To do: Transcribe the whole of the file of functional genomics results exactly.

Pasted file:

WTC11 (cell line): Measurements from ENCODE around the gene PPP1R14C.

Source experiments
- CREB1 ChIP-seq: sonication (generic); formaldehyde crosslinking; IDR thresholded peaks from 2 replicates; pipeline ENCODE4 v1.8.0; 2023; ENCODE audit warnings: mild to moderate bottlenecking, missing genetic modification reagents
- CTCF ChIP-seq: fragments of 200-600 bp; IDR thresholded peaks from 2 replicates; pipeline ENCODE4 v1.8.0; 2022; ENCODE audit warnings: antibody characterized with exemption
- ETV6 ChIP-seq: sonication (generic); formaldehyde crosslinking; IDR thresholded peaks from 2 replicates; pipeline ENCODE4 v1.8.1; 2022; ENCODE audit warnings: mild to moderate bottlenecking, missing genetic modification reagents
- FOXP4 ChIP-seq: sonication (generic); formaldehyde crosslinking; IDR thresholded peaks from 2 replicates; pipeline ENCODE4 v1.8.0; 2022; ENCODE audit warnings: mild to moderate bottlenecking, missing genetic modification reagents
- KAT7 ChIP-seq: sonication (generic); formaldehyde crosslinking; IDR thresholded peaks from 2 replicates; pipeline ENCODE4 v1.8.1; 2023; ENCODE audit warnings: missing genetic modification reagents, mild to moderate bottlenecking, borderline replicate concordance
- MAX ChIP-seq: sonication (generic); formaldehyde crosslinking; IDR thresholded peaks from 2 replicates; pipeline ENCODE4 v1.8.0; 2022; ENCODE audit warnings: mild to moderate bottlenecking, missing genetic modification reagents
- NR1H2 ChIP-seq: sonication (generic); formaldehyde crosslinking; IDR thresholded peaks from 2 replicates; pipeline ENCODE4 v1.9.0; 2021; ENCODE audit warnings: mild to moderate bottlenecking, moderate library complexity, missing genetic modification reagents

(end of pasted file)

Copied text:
WTC11 (cell line): Measurements from ENCODE around the gene PPP1R14C.

Source experiments
- CREB1 ChIP-seq: sonication (generic); formaldehyde crosslinking; IDR thresholded peaks from 2 replicates; pipeline ENCODE4 v1.8.0; 2023; ENCODE audit warnings: mild to moderate bottlenecking, missing genetic modification reagents
- CTCF ChIP-seq: fragments of 200-600 bp; IDR thresholded peaks from 2 replicates; pipeline ENCODE4 v1.8.0; 2022; ENCODE audit warnings: antibody characterized with exemption
- ETV6 ChIP-seq: sonication (generic); formaldehyde crosslinking; IDR thresholded peaks from 2 replicates; pipeline ENCODE4 v1.8.1; 2022; ENCODE audit warnings: mild to moderate bottlenecking, missing genetic modification reagents
- FOXP4 ChIP-seq: sonication (generic); formaldehyde crosslinking; IDR thresholded peaks from 2 replicates; pipeline ENCODE4 v1.8.0; 2022; ENCODE audit warnings: mild to moderate bottlenecking, missing genetic modification reagents
- KAT7 ChIP-seq: sonication (generic); formaldehyde crosslinking; IDR thresholded peaks from 2 replicates; pipeline ENCODE4 v1.8.1; 2023; ENCODE audit warnings: missing genetic modification reagents, mild to moderate bottlenecking, borderline replicate concordance
- MAX ChIP-seq: sonication (generic); formaldehyde crosslinking; IDR thresholded peaks from 2 replicates; pipeline ENCODE4 v1.8.0; 2022; ENCODE audit warnings: mild to moderate bottlenecking, missing genetic modification reagents
- NR1H2 ChIP-seq: sonication (generic); formaldehyde crosslinking; IDR thresholded peaks from 2 replicates; pipeline ENCODE4 v1.9.0; 2021; ENCODE audit warnings: mild to moderate bottlenecking, moderate library complexity, missing genetic modification reagents